created_at2021-10-09 18:28:01.49387
updated_at2024-02-12 18:37:11.908568
descriptionCargo command to create your `` from your crate's documentation
Diogo Sousa (orium)



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Cargo rdme

Cargo command to create your README from your crate’s documentation.


You can install cargo rdme with cargo by running cargo install cargo-rdme.


Cargo rdme will insert your crate’s documentation in your README file. To control where the documentation will be inserted you need to insert a marker: <!-- cargo-rdme -->. For example, you can start your README with some glorious badges and follow up with the rustdoc documentation:

[![Build Status](](

<!-- cargo-rdme -->

After running cargo rdme you will find your README to be something like:

[![Build Status](](

<!-- cargo-rdme start -->


<!-- cargo-rdme end -->

Whenever change your crate’s documentation you just need to run cargo rdme to update your README file.

Automatic transformations

The documentation of your crate doesn’t always map directly to a good README. For example, rust code blocks can have hidden lines. Those should not be shown in the README file.

This section covers the transformation cargo rdme automatically apply to generate a better README.

Rust code block

Rust code block are transformed in two ways by cargo rdme:

  1. Rust code blocks with lines starting with # will be omitted, just like in rustdoc.
  2. Rust code blocks get annotated with the rust markdown tag so it gets proper syntax highlighting. We also remove tags that only concern rustdoc such as should_panic.

In the table below you can see an example of these modification. The code block now is tagged with rust and hidden lines were removed:

Crate’s rustdoc
//! To check if a number is prime do:
//! ```
//! # fn main() {
//! for i in 2.. {
//!     if is_prime(i) {
//!         println!("{i}");
//!     }
//! }
//! # }
//! ```
To check if a number is prime do:

for i in 2.. {
    if is_prime(i) {


Rust documentation can contain links to items defined in the crate. This links would not make sense in your README file, so cargo rdme automatically generate links to for these intralinks.

Currently we only support links of the form [⋯](crate::⋯), so be sure to use that format. Links to the standard library are also supported, and they must be of the form [⋯](::<crate>::⋯), where <crate> is a crate that is part of the standard library, such as std, core, or alloc. Reference-style links are also supported.

Take a look at the example below:

Crate’s rustdoc
//! To check if a number is prime use
//! [`is_prime`](crate::is_prime).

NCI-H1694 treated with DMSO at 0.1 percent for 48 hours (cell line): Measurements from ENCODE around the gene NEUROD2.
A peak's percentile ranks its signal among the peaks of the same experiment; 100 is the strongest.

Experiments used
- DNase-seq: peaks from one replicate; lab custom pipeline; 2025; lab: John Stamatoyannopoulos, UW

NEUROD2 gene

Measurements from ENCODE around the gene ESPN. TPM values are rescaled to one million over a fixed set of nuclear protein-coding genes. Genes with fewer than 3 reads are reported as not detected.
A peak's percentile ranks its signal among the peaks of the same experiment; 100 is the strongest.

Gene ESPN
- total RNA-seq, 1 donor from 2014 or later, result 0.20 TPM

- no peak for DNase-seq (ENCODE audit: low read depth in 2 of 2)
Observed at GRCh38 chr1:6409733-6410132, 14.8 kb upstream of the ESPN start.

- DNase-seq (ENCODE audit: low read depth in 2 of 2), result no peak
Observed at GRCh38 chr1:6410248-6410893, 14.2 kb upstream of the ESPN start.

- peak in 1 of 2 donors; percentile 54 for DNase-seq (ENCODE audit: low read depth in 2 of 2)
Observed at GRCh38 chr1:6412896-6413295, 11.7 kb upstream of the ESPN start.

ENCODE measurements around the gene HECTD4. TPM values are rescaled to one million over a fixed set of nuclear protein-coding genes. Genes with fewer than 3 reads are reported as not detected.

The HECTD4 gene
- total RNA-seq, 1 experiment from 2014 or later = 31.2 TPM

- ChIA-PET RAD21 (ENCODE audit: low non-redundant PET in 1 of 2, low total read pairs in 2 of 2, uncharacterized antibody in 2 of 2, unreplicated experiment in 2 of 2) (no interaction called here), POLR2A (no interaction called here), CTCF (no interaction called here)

To check if a number is prime use

Note that there is some limitations in intralink support. This is a complex feature: cargo rdme needs to do some work to be able to create the link to This is because the link includes the kind of item the intralink points to, in the case of is_prime we need to discover that is a function to generate a link that ends in fn.is_prime.html. Therefore, intralink support should be considered "best effort" (for instance, don’t expect items generated by macros to be resolved). If cargo rdme is unable to generate the link it will still generate the README file, but a warning will be emitted.

Heading levels

The heading levels in the crate’s documentation will, by default, be nested under the level of the section of the README where it is inserted into. This behavior can be changed with the --heading-base-level command line flag, or in the configuration file (see example below).

Configuration file

If the default behavior of cargo rdme is not appropriate for your project you can crate a configuration file .cargo-rdme.toml in the root of your project. This is how that configuration file can look like:

# Override the README file path.  When this is not set cargo rdme will use the file path defined
# in the project’s `Cargo.toml`.
readme-path = ""

# What line terminator to use when generating the README file.  This can be "lf" or "crlf".
line-terminator = "lf"

# If you are using a workspace to hold multiple projects, use this to select the project from
# which to extract the documentation from.  It can be useful to also set `readme-path` to create
# the README file in the root of the project.
workspace-project = "subproject"

# Defines the base heading level to use when inserting the crate’s documentation in the
# README.  If this is not set the crate’s documentation will be inserted with its sections
# belonging to the README section where the insertion happens.
heading-base-level = 0

# The default entrypoint will be `src/`.  You can change that in the `entrypoint` table.
# The entrypoint type can be "lib" or "bin".
type = "bin"
# When you set type to "bin" the entrypoint default to `src/`.  If you have binary targets
# specified in your cargo manifest you can select them by name with `bin-name`.
bin-name = "my-bin-name"

# Defines the base url to use in intralinks urls.  The default value is ``.
docs-rs-base-url = ""
# Defines the version to use in intralinks urls.  The default value is `latest`.
docs-rs-version = "1.0.0"
# If this is set the intralinks will be stripping in the README file.
strip-links = false

These setting can be overridden with command line flags. Run cargo rdme --help for more information.

Integration with CI

To verify that your README is up to date with your crate’s documentation you can run cargo rdme --check. The exit code will be 0 if the README is up to date, 3 if it’s not, or 4 if there were warnings.

If you use GitHub Actions you can add this step to verify if the README is up to date:

- name: Check if the README is up to date.
  run: |
    cargo install cargo-rdme
    cargo rdme --check
Commit count: 177

cargo fmt